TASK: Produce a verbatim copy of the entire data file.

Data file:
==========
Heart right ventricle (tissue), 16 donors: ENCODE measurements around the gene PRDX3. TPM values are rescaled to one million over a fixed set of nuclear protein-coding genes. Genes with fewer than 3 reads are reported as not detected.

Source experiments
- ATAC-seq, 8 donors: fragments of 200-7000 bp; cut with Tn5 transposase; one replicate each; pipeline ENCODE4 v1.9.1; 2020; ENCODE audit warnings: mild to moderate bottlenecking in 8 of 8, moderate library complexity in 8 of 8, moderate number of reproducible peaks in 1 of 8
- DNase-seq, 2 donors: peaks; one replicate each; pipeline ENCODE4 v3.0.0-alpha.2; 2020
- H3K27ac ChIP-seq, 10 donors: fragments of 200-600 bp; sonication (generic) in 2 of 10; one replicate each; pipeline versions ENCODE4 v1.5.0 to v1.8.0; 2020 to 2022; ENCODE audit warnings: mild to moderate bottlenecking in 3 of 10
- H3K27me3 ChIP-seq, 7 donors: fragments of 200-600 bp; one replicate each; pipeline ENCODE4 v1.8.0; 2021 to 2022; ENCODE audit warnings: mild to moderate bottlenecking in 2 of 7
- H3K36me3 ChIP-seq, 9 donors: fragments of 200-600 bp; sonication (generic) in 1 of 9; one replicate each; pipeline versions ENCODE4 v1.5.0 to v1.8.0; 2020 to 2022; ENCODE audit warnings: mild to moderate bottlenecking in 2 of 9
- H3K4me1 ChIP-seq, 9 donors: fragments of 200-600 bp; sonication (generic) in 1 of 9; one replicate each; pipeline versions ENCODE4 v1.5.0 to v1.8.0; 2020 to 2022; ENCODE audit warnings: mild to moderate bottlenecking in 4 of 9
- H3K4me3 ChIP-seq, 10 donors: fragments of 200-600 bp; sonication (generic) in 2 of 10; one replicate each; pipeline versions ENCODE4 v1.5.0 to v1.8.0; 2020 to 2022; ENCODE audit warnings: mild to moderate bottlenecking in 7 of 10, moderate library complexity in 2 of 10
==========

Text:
Heart right ventricle (tissue), 16 donors: ENCODE measurements around the gene PRDX3. TPM values are rescaled to one million over a fixed set of nuclear protein-coding genes. Genes with fewer than 3 reads are reported as not detected.

Source experiments
- ATAC-seq, 8 donors: fragments of 200-7000 bp; cut with Tn5 transposase; one replicate each; pipeline ENCODE4 v1.9.1; 2020; ENCODE audit warnings: mild to moderate bottlenecking in 8 of 8, moderate library complexity in 8 of 8, moderate number of reproducible peaks in 1 of 8
- DNase-seq, 2 donors: peaks; one replicate each; pipeline ENCODE4 v3.0.0-alpha.2; 2020
- H3K27ac ChIP-seq, 10 donors: fragments of 200-600 bp; sonication (generic) in 2 of 10; one replicate each; pipeline versions ENCODE4 v1.5.0 to v1.8.0; 2020 to 2022; ENCODE audit warnings: mild to moderate bottlenecking in 3 of 10
- H3K27me3 ChIP-seq, 7 donors: fragments of 200-600 bp; one replicate each; pipeline ENCODE4 v1.8.0; 2021 to 2022; ENCODE audit warnings: mild to moderate bottlenecking in 2 of 7
- H3K36me3 ChIP-seq, 9 donors: fragments of 200-600 bp; sonication (generic) in 1 of 9; one replicate each; pipeline versions ENCODE4 v1.5.0 to v1.8.0; 2020 to 2022; ENCODE audit warnings: mild to moderate bottlenecking in 2 of 9
- H3K4me1 ChIP-seq, 9 donors: fragments of 200-600 bp; sonication (generic) in 1 of 9; one replicate each; pipeline versions ENCODE4 v1.5.0 to v1.8.0; 2020 to 2022; ENCODE audit warnings: mild to moderate bottlenecking in 4 of 9
- H3K4me3 ChIP-seq, 10 donors: fragments of 200-600 bp; sonication (generic) in 2 of 10; one replicate each; pipeline versions ENCODE4 v1.5.0 to v1.8.0; 2020 to 2022; ENCODE audit warnings: mild to moderate bottlenecking in 7 of 10, moderate library complexity in 2 of 10